Sir Hilary is Chairman of the CARICOM Reparations Commission, Advisor on Sustainable Development to former United Nations Secretary-General Ban Ki-moon, President of Universities Caribbean, and Chairman of the Caribbean Examinations Council.
2023 Universities Studying Slavery Conference
Together, and in partnership with the Black Cultural Centre for Nova Scotia, Dalhousie University and the University of King’s College will host the Universities Studying Slavery (USS) conference in the fall of 2023 in Halifax, Nova Scotia. The conference will open on Wednesday, October 18, and conclude on Saturday, October 21. Originally scheduled for this year (2021), the conference was moved from its original date due to the uncertainty and impact of the COVID-19 pandemic.
As a major international conference on slavery’s role in higher education and its legacies, which include the international movement for reparations and redress, this will be the first USS conference held outside of the United States. It will also be the first USS conference to foreground the history of slavery in Nova Scotia and Canada, and the experience of African Nova Scotians particularly.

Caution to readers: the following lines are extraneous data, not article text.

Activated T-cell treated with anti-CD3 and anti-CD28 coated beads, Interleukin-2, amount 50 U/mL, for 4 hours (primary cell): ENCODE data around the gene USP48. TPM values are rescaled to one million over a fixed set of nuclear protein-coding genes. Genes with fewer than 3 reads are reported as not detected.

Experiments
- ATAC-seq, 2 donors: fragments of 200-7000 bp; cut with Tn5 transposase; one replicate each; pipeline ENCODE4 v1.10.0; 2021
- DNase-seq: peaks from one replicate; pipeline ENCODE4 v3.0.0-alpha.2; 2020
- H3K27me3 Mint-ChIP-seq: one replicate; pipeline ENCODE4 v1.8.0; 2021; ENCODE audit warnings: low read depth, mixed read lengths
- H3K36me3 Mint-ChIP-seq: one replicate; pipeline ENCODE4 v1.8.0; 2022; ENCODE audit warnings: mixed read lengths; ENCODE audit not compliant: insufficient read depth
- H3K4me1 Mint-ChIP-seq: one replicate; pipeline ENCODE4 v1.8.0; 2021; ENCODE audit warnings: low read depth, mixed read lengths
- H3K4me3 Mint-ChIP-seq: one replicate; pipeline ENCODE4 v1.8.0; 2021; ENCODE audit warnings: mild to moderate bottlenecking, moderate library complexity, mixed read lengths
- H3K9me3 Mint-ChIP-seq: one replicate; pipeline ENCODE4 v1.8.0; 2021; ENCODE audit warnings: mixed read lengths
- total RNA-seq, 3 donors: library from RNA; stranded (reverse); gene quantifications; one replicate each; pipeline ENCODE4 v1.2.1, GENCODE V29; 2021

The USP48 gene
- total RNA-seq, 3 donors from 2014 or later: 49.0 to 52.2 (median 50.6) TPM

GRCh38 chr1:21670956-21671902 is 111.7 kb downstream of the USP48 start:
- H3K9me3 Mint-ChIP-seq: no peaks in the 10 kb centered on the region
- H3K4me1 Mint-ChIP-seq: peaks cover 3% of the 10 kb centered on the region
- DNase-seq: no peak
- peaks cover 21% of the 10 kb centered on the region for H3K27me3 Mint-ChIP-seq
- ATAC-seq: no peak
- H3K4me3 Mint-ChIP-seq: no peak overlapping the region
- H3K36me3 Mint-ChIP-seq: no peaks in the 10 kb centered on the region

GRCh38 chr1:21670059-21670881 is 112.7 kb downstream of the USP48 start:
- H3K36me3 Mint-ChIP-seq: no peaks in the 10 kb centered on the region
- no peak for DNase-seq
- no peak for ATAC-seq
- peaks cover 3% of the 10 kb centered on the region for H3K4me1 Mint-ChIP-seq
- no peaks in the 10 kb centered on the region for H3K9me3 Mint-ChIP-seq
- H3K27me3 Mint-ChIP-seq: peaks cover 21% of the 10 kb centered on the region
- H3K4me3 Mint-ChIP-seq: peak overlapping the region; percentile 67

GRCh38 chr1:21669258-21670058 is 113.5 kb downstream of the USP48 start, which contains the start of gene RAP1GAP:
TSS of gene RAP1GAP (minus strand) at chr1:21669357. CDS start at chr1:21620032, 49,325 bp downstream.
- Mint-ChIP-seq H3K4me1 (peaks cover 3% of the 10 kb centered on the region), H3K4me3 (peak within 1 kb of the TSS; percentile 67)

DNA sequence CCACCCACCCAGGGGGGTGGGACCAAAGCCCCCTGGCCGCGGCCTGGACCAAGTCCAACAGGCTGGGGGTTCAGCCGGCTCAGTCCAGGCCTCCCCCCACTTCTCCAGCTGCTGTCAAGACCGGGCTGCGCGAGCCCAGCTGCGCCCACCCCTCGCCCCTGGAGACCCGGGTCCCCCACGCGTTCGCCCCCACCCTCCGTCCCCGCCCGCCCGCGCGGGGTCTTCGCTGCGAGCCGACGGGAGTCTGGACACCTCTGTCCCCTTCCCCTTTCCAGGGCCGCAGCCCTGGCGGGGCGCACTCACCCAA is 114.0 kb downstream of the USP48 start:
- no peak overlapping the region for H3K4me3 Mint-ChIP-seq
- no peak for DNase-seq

Based out of the University of Virginia and comprising more than 60 universities, USS is dedicated to organizing multi-institutional collaboration on research into historical and contemporary issues dealing with race and inequality in higher education and university communities. Dalhousie was the first Canadian university to join this groundbreaking organization, followed shortly thereafter by King’s.